"This wasn't any of my business. He couldn't help the ex-soldier, saying it was none of his business. All right, this was none of my business. If he wanted to act like an uncivilised person - which is what he must be and you could see it clearer all the time - then let him alone. Let him act any way he wanted."

Carl Allen is the narrator here, as he details his initial meeting with John Russell (the hombre of the title) and the stagecoach jouney that leads to the climatic stand-off between Russell, and a small gang of outlaws.

John Russell is a white man who was raised by Apaches. The crux of the story revolves around how others see him, and how he responds to them; from the corrupt government agent who stole from the Native Americans he'd been charged to protect, to the young lady recently rescued from savage Indians.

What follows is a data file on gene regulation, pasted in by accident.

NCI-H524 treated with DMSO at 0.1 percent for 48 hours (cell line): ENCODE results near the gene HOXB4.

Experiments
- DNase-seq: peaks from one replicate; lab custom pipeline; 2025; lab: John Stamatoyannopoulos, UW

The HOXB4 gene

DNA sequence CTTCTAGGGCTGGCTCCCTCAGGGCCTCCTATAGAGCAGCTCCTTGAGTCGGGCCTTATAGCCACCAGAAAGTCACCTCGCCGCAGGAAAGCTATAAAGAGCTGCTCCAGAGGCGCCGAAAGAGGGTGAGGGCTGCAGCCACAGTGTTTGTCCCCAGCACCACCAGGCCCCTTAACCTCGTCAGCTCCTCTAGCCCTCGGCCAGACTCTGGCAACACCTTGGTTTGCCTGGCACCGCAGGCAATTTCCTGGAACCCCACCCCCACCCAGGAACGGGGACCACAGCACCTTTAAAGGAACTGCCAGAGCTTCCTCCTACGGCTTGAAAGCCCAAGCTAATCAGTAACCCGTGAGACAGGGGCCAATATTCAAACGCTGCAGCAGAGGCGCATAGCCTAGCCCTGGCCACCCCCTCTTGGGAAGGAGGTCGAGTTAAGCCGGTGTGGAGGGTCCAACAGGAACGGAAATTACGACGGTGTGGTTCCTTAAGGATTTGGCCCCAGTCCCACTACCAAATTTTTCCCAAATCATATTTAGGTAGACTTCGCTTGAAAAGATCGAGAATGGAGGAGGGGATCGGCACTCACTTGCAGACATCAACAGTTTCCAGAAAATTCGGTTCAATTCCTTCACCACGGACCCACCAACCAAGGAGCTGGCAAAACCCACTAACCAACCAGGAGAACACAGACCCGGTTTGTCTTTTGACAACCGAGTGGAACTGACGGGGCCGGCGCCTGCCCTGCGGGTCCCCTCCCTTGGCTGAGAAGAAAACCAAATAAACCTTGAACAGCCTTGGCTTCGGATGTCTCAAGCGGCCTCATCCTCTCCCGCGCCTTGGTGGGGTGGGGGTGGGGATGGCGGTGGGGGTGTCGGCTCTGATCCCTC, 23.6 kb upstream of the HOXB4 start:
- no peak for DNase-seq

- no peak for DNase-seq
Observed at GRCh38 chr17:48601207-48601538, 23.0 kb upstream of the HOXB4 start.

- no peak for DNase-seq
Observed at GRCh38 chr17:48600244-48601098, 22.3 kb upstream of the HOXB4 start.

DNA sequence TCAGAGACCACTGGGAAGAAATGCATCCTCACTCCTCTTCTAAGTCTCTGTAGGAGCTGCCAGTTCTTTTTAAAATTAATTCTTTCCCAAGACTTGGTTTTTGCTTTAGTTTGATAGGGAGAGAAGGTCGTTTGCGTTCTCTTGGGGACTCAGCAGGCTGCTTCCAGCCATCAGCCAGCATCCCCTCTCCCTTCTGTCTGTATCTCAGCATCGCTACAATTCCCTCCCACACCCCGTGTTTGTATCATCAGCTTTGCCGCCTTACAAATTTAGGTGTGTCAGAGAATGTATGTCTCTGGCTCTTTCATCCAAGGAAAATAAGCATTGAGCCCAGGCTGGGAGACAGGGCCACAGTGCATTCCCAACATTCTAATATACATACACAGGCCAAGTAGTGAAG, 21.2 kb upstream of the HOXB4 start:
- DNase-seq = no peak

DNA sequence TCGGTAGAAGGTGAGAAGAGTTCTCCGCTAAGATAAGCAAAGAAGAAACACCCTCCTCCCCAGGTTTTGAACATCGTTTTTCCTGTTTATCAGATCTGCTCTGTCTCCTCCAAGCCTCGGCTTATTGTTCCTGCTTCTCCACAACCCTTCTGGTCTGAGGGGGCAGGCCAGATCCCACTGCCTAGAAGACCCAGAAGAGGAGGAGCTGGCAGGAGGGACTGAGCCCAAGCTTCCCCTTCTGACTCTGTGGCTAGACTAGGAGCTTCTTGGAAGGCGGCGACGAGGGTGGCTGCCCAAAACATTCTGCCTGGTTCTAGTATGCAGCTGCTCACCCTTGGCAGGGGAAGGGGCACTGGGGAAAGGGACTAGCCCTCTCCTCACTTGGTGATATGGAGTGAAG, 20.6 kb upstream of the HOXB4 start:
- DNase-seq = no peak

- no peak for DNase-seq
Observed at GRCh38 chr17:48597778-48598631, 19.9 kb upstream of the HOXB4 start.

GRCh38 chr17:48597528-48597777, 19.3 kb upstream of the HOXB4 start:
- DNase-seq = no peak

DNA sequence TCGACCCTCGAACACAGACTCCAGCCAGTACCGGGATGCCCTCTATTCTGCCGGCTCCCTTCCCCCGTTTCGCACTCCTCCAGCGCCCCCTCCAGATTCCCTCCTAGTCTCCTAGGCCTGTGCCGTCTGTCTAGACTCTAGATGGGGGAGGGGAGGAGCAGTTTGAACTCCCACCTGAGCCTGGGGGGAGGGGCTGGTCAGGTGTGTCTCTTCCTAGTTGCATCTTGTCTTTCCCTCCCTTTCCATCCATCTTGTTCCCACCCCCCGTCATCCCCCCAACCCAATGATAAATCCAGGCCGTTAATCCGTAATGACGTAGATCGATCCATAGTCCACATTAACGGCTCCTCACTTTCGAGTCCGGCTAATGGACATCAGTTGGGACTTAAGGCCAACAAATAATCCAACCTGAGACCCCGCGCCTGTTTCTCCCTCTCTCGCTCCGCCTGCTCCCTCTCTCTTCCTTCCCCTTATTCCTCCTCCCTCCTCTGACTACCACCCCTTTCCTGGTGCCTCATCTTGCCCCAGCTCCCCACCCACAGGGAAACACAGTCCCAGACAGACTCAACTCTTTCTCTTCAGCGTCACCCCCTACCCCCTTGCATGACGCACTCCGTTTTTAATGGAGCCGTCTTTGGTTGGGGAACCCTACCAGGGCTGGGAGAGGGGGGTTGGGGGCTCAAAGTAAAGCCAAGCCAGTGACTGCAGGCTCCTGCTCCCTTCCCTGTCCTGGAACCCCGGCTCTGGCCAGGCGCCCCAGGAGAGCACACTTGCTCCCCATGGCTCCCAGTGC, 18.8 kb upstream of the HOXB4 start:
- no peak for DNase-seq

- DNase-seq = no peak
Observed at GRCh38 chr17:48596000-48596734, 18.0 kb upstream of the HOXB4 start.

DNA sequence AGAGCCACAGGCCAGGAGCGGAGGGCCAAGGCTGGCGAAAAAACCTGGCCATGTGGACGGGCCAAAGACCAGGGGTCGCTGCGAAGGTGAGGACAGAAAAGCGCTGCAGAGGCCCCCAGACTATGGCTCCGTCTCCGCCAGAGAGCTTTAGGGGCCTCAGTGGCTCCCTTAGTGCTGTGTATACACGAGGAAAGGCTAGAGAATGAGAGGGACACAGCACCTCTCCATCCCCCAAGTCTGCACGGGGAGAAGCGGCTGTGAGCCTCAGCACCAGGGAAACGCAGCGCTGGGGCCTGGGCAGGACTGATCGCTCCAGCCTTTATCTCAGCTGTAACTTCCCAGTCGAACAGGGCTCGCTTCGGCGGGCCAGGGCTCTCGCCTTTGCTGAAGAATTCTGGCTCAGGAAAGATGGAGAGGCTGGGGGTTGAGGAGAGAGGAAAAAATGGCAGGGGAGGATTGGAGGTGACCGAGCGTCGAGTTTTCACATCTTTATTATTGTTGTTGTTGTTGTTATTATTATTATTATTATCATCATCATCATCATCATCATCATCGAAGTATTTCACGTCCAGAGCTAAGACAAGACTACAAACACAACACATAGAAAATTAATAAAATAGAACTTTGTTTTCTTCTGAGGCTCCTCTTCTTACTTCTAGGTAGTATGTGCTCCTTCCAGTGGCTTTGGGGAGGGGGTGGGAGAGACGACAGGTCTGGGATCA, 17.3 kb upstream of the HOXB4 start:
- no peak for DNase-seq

And that's pretty much it. Of course there are more characters, with a couple of interesting exchanges and confrontations, but the story and plot are both pretty thin on the ground - the book itself is only 168 pages long, and as such can easily be finished in a day, or a particularly slow afternoon.

Although HOMBRE may not be the epic Western some might claim, or want, it is still a decent example of pulp writing; we've got the inscrutable anti-hero, the ruthless bandit villain, and a few gunfights. The racism is quite standard for the time period, with it fuelling distrust more than anything else (such as inflammatory violence). Another thing HOMBRE does have going for it, though, is a pleasantly surprising ending.